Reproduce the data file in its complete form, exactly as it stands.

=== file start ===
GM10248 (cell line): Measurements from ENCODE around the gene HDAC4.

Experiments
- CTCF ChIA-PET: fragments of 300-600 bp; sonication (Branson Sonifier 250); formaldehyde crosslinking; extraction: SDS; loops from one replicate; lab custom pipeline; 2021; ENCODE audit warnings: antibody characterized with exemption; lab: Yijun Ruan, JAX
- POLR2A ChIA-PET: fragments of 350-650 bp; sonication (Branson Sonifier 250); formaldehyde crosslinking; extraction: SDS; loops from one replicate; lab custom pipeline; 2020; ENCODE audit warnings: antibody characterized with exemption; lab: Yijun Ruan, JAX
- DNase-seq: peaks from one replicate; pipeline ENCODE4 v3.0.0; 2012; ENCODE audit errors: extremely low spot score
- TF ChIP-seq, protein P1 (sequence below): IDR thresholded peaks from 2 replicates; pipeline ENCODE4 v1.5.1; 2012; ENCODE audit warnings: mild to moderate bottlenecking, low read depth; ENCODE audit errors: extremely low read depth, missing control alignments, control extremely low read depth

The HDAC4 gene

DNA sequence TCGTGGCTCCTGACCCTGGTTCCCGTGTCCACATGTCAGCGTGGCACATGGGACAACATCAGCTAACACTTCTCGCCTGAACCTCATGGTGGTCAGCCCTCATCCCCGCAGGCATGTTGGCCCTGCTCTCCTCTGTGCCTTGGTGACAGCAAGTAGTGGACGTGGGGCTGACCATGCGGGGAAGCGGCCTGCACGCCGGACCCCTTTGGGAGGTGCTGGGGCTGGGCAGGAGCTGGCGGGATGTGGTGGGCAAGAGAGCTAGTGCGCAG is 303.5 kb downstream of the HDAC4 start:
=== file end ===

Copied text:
GM10248 (cell line): Measurements from ENCODE around the gene HDAC4.

Experiments
- CTCF ChIA-PET: fragments of 300-600 bp; sonication (Branson Sonifier 250); formaldehyde crosslinking; extraction: SDS; loops from one replicate; lab custom pipeline; 2021; ENCODE audit warnings: antibody characterized with exemption; lab: Yijun Ruan, JAX
- POLR2A ChIA-PET: fragments of 350-650 bp; sonication (Branson Sonifier 250); formaldehyde crosslinking; extraction: SDS; loops from one replicate; lab custom pipeline; 2020; ENCODE audit warnings: antibody characterized with exemption; lab: Yijun Ruan, JAX
- DNase-seq: peaks from one replicate; pipeline ENCODE4 v3.0.0; 2012; ENCODE audit errors: extremely low spot score
- TF ChIP-seq, protein P1 (sequence below): IDR thresholded peaks from 2 replicates; pipeline ENCODE4 v1.5.1; 2012; ENCODE audit warnings: mild to moderate bottlenecking, low read depth; ENCODE audit errors: extremely low read depth, missing control alignments, control extremely low read depth

The HDAC4 gene

DNA sequence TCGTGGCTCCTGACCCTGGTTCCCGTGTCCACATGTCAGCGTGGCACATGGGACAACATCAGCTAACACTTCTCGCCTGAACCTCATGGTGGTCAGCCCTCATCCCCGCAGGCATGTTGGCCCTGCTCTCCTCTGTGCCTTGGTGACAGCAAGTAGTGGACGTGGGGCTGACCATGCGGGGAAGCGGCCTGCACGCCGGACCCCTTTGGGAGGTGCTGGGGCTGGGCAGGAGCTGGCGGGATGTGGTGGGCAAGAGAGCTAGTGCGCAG is 303.5 kb downstream of the HDAC4 start: